By andy Zieminski
ANNAPOLIS – Howard County officials and the state Comptroller’s Office are pushing ahead with plans to recruit more children for a federally funded health insurance program, even as the program’s future is up in the air.
Congress last week failed to override President Bush’s veto of a bill that would have expanded the State Children’s Health Insurance Program by $35 billion over five years and could have extended coverage to an additional 69,500 Maryland children.
The current SCHIP law is set to expire next month if Congress and the White House cannot reach agreement on a bill.
But that uncertainty has not stopped Howard County’s plan to use state tax records to find parents of children who qualify for SCHIP, based on the family’s income, but are not yet enrolled.
“Frankly, it’s inconceivable that this program will not be reauthorized. The question is at what funding level,” said Dr. Peter Beilenson, the Howard County health officer.
Bush has said he would add $5 billion to the program, which opponents say would force Maryland and other states to cut coverage.
“If it’s reauthorized at the president’s level, then the comptroller program for us is not totally moot, but it will give much less yield,” said Beilenson, whose county devised the program as part of a broad plan to extend health access to every resident.
Under the program, the Comptroller’s Office will search state tax records to identify Howard County households that earn up to 300 percent of the federal poverty limit, the cutoff for eligibility in Maryland’s current version of SCHIP.
The Comptroller’s Office will then notify families by mail of their possible eligibility for SCHIP and urge them to contact the Howard County Health Department for more information, said Catherine Duray, a spokeswoman for the comptroller.
A draft of the letter that would be sent to eligible families will be reviewed by the attorney general’s office to ensure it respects recipients’ privacy.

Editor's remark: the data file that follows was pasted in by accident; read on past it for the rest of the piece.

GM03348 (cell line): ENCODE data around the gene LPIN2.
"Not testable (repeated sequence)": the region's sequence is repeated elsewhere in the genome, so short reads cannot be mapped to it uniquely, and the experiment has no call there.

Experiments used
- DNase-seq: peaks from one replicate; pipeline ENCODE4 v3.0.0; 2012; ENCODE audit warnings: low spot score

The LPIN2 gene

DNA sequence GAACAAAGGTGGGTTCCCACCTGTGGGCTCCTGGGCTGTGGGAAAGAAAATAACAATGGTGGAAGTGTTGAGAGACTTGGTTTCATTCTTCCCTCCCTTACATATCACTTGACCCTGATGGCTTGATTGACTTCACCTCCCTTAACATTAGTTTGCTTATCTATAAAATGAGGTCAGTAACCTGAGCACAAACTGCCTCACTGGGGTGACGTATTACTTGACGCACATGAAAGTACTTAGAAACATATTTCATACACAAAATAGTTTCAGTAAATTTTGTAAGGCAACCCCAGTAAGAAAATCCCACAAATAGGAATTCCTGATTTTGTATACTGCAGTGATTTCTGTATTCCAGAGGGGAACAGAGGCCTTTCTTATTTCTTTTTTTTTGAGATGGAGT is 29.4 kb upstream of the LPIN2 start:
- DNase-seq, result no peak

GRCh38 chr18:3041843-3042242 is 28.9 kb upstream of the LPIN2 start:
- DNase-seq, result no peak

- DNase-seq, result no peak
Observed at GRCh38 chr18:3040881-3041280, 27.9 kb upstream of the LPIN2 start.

Comptroller Peter Franchot has said his office is willing to help other counties with a similar arrangement.
“They would just need to contact us,” Duray said. “Comptroller Franchot has already expressed his interest in helping any jurisdiction that is interested in a similar type program.”
Beilenson said letters will go out to 21,000 households and cost an estimated $8,000 at the bulk rate, with Howard County picking up the postage.
“I think it’s very easy,” Beilenson said. “It’s not a lot of work on their (the comptroller’s) part. It’s simply printing the letters, folding them and mailing them.”
Duray said the Comptroller’s Office would expect other counties to enter into a comparable “financial partnership” on the costs of any such program.
While other counties have not yet contacted the comptroller about the possibility of a similar campaign, Michael Sanderson of the Maryland Association of Counties thinks the idea will catch on.
“My guess is right now this may be a conversation that other counties are just starting to have,” he said. “I think Howard County is just the beginning.”
Beilenson said other counties might want to wait to see how well it works in Howard County first. But Sanderson, the legislative director for MACO, said county administrators are likely to discuss the concept at a three-day conference starting Wednesday.
“I wouldn’t be surprised if it’s something they talk about,” he said.